Malaysia got its independence in 1957 — a decade later than Pakistan — and while politics in our country changed hands between the civilian rulers and the military, in Malaysia, Mahathir became the world’s longest-serving elected leader when he remained in power as PM of Malaysia from 1981 to 2003. His political motto was that ‘progress can only be made under the conditions of civil peace and social stability’. This is something that the politicians in Pakistan hardly ever consider as their national obligation and responsibility.

The favourite political mantra of our politicians is ‘million march’ and ‘political dharnas’. The politicians in this country actually shepherd the people themselves to create conditions of civil unrest as well as social instability. The sponsors and directors of ‘jiyalas’, ‘shers’, ‘insafians’ and ‘madrassa students’ use the tremendous energy of these people for extracting political benefits for themselves and their parties instead of channelising it for nation-building activities and projects.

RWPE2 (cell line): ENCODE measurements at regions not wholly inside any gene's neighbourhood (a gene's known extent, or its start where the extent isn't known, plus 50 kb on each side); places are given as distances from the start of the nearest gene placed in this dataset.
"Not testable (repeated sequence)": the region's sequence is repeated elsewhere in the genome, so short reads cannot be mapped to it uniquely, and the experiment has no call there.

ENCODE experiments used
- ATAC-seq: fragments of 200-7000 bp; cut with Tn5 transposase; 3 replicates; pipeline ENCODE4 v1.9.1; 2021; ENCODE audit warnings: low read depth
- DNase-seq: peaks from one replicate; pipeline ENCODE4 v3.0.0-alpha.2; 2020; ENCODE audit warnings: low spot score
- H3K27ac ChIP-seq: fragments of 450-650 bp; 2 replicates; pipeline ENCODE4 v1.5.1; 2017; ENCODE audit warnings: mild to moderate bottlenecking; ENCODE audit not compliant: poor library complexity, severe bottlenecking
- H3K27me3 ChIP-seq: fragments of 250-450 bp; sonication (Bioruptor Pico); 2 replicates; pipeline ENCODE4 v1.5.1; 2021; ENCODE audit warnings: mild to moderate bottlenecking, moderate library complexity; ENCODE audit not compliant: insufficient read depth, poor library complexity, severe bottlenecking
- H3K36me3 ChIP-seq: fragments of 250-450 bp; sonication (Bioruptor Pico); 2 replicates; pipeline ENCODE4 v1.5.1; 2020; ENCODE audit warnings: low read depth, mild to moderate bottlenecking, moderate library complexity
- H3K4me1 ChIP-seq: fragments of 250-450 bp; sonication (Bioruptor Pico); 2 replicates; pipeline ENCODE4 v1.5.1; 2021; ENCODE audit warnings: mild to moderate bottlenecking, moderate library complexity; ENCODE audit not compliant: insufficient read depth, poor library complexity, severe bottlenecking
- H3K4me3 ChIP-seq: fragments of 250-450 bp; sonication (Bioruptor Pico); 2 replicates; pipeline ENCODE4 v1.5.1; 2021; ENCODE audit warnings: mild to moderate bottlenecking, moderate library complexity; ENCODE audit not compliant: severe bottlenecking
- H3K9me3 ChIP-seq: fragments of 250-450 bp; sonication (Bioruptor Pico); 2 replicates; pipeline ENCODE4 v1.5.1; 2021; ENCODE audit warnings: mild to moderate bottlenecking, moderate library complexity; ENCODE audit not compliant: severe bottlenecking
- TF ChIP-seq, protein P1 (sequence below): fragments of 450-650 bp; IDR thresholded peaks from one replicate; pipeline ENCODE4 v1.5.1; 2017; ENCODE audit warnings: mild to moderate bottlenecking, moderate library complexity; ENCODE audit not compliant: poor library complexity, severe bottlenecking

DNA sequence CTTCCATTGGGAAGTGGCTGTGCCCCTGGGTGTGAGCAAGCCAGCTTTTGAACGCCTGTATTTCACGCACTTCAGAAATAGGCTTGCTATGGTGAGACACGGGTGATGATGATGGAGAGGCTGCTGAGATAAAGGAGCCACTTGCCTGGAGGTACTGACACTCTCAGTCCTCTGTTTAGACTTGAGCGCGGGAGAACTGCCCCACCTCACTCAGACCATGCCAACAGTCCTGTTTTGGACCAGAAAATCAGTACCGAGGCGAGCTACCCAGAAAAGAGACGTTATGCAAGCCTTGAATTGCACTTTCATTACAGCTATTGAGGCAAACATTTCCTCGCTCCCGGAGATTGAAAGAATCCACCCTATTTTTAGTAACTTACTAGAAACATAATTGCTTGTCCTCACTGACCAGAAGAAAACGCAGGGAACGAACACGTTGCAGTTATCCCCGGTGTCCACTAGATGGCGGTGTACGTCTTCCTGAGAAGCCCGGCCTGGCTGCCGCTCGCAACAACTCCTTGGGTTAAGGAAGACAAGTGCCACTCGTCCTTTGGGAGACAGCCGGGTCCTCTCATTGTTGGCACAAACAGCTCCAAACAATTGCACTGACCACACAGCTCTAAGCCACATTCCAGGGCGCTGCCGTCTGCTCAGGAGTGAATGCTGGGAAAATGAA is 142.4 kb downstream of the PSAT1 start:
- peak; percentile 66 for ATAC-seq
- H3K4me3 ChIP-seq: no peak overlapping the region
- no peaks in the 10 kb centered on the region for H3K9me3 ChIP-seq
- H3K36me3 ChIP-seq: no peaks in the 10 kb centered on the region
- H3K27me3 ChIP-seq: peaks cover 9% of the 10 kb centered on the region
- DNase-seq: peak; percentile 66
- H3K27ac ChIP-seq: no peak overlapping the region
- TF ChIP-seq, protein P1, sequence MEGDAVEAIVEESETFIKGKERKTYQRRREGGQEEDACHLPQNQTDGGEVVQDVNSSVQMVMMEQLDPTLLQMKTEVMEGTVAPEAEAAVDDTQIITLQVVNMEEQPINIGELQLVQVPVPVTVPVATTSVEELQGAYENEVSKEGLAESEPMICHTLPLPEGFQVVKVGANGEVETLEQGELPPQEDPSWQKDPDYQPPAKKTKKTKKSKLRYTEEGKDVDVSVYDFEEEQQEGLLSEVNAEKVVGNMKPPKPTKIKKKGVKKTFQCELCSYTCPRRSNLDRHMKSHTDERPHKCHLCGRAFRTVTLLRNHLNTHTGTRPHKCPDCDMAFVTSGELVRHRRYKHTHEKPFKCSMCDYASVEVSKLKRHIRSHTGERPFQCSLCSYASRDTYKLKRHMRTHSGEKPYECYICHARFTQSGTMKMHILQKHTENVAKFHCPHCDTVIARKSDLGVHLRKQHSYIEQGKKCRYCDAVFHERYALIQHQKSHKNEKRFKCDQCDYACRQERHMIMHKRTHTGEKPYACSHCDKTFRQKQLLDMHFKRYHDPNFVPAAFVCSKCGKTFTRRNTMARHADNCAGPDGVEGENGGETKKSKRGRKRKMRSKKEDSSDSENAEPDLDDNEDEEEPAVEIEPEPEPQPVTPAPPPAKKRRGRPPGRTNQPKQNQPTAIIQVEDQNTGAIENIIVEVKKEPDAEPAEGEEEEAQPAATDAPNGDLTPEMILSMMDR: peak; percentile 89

The ‘rose petal throwing’, ‘chest beating’, ‘slogan raising’ youth that crowds and lines up to welcome their political masters wherever they go are not the ‘political volunteers’ but ‘reminders’ to all of us in this country of how the lack of political competence and political leadership has ensured that those supposed to be in school, colleges and on jobs are instead ‘at large and on the loose’ out on roads and streets.

Reminds me of what PM Mahathir says about how the West preaches ‘equality and fairness today’ but when they were ‘the colonial masters they never treated their subjects as equal and fair’. Being poor is not a shame but being a slave is and the irony of Pakistani politics is that the ‘political masters’ here still act like the colonists and their model of governance is to continue to utilise the ill-gotten money to promote (slavery) political submission and leave no room open for any kind of dissent even if it is loyal.